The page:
Let's Code Some Infrastructure with Terraform

Let's Code Some Infrastructure with Terraform

Wojciech Gębiś - July 8, 2019


Perhaps for some of you, IT infrastructure management sounds easy, but it can be excruciating and full of disappointments. That is why, I wanted to share my thoughts and experiences which cover this subject. I finally decided to divide the article into two sections. In the beginning, I’m going to discuss a little bit the background of the entire DevOps tools ecosystem and explain what the Infrastructure-as-Code is. In the second part of the article, we will get our hands dirty with code by implementing a real-life example of using the IaC with Terraform.

Modern DevOps tools ecosystem

Let’s look at the areas listed below. Nowadays, each of the following is fundamental and need to be managed properly to have a deep and broad insight into the big picture of the DevOps world and to always keep calm on the production.

  • Configuration management We want to manage environments and application configuration in a centralized way. In the era of microservices, it is not possible to keep in check so many components. Especially when we want to do some runtime tuning and extra customization or we want to scale up some application resources in a maintenance-free manner. Tools like Ansible, Chef, or Puppet are designed for such operations.
  • Containers and Container orchestrators It doesn’t matter which container engine you decide to use - seriously. However, you should be familiar with at least one container technology. It’s worth mentioning that if the container engine is compliant with Open Containers Initiative (OCI), you may feel more comfortable - it guarantees a higher compatibility level with the orchestration systems like Kubernetes or Nomad. Using orchestration is always kind of trade-off when we consider small environments, but on the other hand, it can significantly speed up scaling the environments in the future. Tools like Kubernetes, Nomad should be considered to implement container orchestration.
  • Continuous Integration and Continuous Delivery Currently, it’s hard to imagine software development without these themes. They are already a part of the project DNA. I’m not going to go more in-depth at the moment, but I want to focus your attention on these pipelines. It doesn’t even matter which pipeline engine you choose, Jenkins and the Jenkinsfile, Travis CI and the .travis.yaml file or any other. Such tools are still actively developed (e.g. Jenkins X project: https://jenkins-x.io) and it’s good to keep an eye on it.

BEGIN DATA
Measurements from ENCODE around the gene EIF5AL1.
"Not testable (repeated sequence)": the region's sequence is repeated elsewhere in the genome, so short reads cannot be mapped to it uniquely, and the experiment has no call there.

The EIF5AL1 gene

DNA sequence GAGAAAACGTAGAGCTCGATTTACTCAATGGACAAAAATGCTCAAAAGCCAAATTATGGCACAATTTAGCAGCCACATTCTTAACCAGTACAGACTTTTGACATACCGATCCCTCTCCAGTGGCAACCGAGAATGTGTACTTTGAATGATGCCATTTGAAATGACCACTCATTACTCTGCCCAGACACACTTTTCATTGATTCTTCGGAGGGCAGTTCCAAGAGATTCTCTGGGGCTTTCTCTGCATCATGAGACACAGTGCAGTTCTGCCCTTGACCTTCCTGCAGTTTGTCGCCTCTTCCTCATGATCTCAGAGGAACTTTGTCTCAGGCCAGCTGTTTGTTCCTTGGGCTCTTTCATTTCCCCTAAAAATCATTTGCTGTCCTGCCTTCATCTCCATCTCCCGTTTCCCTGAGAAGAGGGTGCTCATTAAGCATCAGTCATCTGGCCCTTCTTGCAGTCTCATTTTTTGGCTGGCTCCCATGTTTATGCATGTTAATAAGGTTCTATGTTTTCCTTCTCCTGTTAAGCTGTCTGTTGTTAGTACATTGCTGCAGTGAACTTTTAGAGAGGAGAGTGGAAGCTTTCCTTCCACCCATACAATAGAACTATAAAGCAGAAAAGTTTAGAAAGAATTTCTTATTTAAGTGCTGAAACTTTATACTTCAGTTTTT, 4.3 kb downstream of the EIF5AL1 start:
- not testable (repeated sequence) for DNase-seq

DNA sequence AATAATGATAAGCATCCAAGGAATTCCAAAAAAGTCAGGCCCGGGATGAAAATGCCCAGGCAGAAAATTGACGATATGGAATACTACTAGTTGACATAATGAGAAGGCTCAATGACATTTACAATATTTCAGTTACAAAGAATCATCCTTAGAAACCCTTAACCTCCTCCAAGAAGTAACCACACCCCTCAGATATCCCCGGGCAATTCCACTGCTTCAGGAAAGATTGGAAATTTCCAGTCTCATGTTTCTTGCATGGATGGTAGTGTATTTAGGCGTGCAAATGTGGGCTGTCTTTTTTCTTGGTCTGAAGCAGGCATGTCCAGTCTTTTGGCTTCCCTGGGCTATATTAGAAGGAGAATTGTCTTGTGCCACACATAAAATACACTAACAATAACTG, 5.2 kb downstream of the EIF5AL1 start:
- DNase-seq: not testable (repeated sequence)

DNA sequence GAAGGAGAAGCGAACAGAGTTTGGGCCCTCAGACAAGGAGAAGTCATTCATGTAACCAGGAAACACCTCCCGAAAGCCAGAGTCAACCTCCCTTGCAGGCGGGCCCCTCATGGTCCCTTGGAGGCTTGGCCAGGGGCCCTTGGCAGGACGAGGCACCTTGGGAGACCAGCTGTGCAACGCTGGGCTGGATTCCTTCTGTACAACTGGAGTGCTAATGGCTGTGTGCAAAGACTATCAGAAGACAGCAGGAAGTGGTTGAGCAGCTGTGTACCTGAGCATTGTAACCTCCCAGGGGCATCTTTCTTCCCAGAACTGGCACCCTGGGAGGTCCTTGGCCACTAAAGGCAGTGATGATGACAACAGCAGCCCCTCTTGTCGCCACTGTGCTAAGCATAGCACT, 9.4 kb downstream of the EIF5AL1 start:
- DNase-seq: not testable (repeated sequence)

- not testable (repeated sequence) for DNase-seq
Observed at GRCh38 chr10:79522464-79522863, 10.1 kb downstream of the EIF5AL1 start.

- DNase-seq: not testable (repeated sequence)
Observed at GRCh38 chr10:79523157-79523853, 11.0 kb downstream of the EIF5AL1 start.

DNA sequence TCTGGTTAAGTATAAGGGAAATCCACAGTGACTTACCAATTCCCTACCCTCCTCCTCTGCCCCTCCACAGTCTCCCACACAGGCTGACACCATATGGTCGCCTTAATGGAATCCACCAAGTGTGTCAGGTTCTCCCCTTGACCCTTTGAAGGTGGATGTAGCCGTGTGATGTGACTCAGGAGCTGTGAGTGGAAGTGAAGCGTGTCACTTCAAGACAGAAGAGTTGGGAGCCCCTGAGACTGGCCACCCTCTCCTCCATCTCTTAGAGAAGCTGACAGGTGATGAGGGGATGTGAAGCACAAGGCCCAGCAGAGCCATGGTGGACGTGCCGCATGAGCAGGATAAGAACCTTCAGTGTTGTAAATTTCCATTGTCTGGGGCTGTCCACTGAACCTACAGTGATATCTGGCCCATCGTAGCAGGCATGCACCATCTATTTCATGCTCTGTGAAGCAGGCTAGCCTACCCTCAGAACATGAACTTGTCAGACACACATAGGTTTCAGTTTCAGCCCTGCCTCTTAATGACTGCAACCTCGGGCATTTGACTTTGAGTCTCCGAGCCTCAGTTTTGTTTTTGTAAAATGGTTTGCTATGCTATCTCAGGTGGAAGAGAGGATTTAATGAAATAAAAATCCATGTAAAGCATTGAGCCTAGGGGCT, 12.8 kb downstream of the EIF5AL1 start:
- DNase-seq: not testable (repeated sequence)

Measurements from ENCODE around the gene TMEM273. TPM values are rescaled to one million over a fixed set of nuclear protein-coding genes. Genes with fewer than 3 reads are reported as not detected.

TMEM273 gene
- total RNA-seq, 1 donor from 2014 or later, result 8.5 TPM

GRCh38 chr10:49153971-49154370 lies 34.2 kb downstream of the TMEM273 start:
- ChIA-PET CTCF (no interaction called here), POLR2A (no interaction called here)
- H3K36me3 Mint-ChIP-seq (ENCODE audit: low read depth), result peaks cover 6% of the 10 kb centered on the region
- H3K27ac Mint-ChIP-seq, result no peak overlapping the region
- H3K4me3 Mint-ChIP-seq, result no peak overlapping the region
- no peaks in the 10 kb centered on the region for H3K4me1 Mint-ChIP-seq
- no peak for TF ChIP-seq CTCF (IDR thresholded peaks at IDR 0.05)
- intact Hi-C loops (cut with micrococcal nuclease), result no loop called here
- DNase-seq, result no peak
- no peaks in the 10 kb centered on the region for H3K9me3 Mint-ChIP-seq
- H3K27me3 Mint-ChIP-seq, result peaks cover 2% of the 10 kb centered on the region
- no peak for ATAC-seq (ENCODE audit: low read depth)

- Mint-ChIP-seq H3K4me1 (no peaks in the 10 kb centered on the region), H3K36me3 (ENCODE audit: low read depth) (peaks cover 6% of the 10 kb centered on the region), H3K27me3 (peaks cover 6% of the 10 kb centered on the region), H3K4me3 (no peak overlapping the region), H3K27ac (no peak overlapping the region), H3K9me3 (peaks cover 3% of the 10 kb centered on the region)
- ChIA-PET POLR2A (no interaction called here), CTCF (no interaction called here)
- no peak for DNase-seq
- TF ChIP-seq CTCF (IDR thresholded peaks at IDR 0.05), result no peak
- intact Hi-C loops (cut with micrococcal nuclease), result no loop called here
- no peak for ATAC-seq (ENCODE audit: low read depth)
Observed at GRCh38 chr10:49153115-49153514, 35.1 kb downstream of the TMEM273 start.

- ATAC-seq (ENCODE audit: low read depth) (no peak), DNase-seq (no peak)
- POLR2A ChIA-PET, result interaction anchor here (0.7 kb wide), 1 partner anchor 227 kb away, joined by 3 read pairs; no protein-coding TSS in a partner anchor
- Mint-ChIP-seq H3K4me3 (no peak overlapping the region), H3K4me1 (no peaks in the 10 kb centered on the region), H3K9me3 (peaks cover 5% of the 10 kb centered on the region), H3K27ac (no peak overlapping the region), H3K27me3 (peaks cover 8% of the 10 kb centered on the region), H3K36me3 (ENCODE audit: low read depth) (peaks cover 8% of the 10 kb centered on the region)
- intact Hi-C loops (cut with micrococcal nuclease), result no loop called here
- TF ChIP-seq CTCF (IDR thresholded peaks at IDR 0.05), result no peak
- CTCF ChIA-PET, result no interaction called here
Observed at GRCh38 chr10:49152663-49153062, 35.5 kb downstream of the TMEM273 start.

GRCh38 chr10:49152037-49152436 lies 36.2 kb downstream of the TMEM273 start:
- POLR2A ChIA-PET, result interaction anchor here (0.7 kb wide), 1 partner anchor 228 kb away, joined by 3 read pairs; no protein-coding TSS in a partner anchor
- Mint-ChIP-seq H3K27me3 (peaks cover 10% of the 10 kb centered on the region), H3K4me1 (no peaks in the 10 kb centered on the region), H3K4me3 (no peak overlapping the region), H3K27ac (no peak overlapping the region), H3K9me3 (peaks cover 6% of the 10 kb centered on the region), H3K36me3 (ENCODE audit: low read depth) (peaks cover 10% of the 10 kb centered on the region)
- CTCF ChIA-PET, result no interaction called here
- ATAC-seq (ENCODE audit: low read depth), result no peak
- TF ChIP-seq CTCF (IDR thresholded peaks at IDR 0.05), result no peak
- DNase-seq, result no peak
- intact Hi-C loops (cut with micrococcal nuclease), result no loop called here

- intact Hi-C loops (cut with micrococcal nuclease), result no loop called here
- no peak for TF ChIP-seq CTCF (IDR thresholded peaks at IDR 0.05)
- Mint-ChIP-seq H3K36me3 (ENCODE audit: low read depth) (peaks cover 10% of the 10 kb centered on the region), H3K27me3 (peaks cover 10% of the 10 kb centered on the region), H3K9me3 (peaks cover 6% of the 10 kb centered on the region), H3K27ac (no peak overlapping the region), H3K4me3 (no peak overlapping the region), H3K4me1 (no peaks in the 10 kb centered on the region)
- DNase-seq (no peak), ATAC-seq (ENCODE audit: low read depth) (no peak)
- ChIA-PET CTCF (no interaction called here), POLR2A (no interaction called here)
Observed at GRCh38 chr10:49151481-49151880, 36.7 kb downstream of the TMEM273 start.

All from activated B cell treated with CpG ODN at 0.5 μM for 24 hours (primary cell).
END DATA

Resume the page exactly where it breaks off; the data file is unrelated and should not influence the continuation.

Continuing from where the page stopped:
• Infrastructure as Code Ok, so this is something I wanted to go deeper in my article. I choose Terraform as an implementation of the IoC approach due to the maturity of the project and a wide range of potential plugins for cloud providers.

What is Infrastructure-as-code?

In few words, this is a common approach for provisioning the cloud infrastructure based on the coded definitions. Everything that could be done via the cloud web console can be done via the IaC defined snippets - from small services (e.g., AWS Lambda, Azure function) through DNS services, firewall rules to the large database installations. Let’s take a closer look at the main IaC concepts:

  • Versioning, static analysis, review My favorite advantage of following IaC concept is version control. It’s a fundamental and pretty straightforward concept. Complete infrastructure design can be after all committed to the repo as a bucket of source code files. You can track the complete history of your infrastructure versions. Of course, when something is written, it can be shared, and collaborated on by teams. You can analyze it or apply some review processes. Everything is in place.
  • Testing A regular software development process has a few pre-prod environments, and we can apply the same scenario with the IaC projects. It enables you to safely and predictably create, change, verify and improve infrastructure that can be passed to the next development environments. Let’s imagine doing such things via the web browser console. Can you even count how many mistakes can we make here? If something can be coded, it can be automated as well. So, let’s do it!
  • Collaboration Easy and transparent collaboration - this is the consequence of getting the project in source files oriented repo. There are no contraindications for introducing the GitFlow workflow when it comes to the infrastructure development process.
  • Separation of concerns The final concept is modularization. As you will see later in the article, multiple cloud service providers may be put together in one infrastructure. Each of the providers or group of services may be split into modules or recipes. It may be tested, deployed, and developed separately without an impact on the entire environment.

Real scenario

Let’s assume that we are building hosting for a web application from scratch. It’s a single-page application, and it has to be accessible worldwide - which means that CDN should be considered in this case. The web app needs to have a backend for storing the data and should be able to send emails as well. Nowadays, email service has to be protected by the SFP, DKIM mechanisms - let’s use them.

We want to use:

  • VPS from Digital Ocean,
  • CDN and DNS services from CloudFlare,
  • MailGun services for mass email sending.